Top Ten Posts of 2016 #6: Integrating technology. Yes. It’s different than simply using technology
I’m sure most of you are doing the same thing I’m doing right now. Spending time with family and friends, watching football, catching up on that book you’ve been dying to read, eating too much, and enjoying the occasional nap.
But if you need a break from all of the holiday cheer, we’ve got you covered. Between now and the first week in January, you’ll get a chance to re-read the top ten History Tech posts of 2016. Enjoy the reruns. See you in a couple of weeks!
I’m spending part of today getting ready for my METC presentation next week.
And as part of my presentation prep, I’m exploring what it really means to integrate technology. I started with the idea that just because teachers or their students use technology as part of teaching and learning, doesn’t necessarily mean that they are actually integrating technology into what they’re doing.
That idea morphed into the next:
Does it make a difference?
I’ve decided that it does. Using technology is different that integrating technology. Using a microwave to heat soup doesn’t make you a chef. Using Google Docs to create an outline doesn’t mean that you’re integrating technology.
But I was curious what others are saying so I started digging into what those differences might look like. And I ran across a older blog post by Aditi Rao over at Teachbytes. Aditi apparently was having a similar conversation several years ago when she created a handy-dandy chart that outlined her thoughts.
The SAMR model has gained ground since she published her post and there are some strong similarities between the two. But I still like her work – there are some specific indicators here that can be helpful to us as we design learning activities. And taken together, a great conversation starter.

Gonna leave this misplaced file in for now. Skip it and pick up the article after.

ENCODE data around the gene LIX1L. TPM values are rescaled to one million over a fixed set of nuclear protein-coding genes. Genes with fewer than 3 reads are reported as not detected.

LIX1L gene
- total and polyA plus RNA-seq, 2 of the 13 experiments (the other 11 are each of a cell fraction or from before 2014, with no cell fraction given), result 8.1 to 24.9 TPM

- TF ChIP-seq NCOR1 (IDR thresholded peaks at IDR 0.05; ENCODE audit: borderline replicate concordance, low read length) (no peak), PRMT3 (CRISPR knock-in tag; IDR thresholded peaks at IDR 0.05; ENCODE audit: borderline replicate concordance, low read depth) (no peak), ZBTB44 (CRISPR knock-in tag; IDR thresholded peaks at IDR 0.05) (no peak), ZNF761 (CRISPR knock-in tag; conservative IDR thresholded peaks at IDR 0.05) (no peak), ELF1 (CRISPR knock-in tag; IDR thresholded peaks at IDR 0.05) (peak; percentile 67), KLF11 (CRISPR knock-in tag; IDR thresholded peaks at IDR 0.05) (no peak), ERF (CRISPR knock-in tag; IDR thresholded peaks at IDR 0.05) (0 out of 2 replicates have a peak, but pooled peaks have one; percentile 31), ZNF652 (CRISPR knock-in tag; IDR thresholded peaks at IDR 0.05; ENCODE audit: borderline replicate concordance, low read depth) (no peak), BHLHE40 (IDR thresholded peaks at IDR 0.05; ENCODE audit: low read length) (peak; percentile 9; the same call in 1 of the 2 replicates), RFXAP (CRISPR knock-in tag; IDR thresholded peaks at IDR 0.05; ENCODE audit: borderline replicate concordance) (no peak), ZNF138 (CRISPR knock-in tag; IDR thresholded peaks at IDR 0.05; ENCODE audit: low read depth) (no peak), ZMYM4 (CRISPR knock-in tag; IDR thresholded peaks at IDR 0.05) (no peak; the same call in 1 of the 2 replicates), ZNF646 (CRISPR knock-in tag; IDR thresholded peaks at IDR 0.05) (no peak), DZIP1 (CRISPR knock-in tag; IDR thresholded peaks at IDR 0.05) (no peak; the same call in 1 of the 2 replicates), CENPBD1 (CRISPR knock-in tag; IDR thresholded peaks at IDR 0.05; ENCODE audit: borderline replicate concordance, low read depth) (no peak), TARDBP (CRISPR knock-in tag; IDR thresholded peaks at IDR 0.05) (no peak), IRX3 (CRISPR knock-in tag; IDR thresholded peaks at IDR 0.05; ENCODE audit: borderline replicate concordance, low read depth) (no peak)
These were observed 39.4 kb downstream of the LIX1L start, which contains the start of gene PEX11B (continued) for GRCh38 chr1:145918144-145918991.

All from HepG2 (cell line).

So what is technology integration in the social studies?
A planned and purposeful use of information and communication technology tools with the goal of engaging students and helping them develop high levels of historical thinking skills.
Technology for technology’s sake. Tools and apps that drive instructional design. Technology that focuses on teacher behaviors rather than student learning. A focus on platforms rather than results.
This means less notetaking during lectures and more online collaborative document analysis using Padlet or Google Keep. It means less sharing of digital worksheets and more product creation using tools such as Adobe Slate or Storehouse. It means more appropriate use of authentic simulations and less use of web-based textbooks.
It means that we need to use the SAMR model and documents such as this alignment of tools with thinking skills to purposefully plan for tech that supports learning goals rather than the other way around.
Aditi’s chart is a good reminder for all of us. Tech is a tool. Not the end in mind.